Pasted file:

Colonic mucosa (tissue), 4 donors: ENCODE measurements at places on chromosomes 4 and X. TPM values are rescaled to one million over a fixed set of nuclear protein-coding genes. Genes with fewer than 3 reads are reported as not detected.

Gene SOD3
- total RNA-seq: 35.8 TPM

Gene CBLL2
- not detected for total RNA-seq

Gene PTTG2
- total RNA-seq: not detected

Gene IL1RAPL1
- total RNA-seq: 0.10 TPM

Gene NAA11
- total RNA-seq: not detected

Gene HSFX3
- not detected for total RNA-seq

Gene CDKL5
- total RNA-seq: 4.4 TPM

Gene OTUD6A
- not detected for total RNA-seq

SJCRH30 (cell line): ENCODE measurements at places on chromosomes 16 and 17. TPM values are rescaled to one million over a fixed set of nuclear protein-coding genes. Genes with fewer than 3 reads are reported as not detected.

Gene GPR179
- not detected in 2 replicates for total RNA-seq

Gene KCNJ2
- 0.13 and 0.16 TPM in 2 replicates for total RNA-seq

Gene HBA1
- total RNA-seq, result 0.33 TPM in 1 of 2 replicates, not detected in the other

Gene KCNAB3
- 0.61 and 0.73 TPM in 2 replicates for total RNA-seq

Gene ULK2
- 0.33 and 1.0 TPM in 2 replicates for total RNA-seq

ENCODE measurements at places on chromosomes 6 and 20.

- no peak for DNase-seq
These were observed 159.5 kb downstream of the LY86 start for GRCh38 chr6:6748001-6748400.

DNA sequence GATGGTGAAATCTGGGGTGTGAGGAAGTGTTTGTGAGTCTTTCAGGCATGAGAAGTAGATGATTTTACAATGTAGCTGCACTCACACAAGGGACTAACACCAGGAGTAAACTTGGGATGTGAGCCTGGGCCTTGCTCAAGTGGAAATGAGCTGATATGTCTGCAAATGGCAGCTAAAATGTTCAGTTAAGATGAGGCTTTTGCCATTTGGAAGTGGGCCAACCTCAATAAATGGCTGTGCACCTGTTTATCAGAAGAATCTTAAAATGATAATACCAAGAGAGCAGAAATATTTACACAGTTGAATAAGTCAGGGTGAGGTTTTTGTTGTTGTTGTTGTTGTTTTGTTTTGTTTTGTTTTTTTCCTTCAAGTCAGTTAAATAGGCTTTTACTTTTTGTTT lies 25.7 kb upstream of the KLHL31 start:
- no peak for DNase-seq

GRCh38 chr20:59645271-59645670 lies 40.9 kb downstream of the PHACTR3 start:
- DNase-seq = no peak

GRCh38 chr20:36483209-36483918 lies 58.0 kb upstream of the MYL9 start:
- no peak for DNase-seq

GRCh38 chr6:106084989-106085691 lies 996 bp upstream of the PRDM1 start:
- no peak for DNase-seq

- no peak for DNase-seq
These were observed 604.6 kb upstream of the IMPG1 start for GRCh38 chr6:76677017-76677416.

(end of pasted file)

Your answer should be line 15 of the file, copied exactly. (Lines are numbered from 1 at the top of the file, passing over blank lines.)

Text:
- total RNA-seq: 4.4 TPM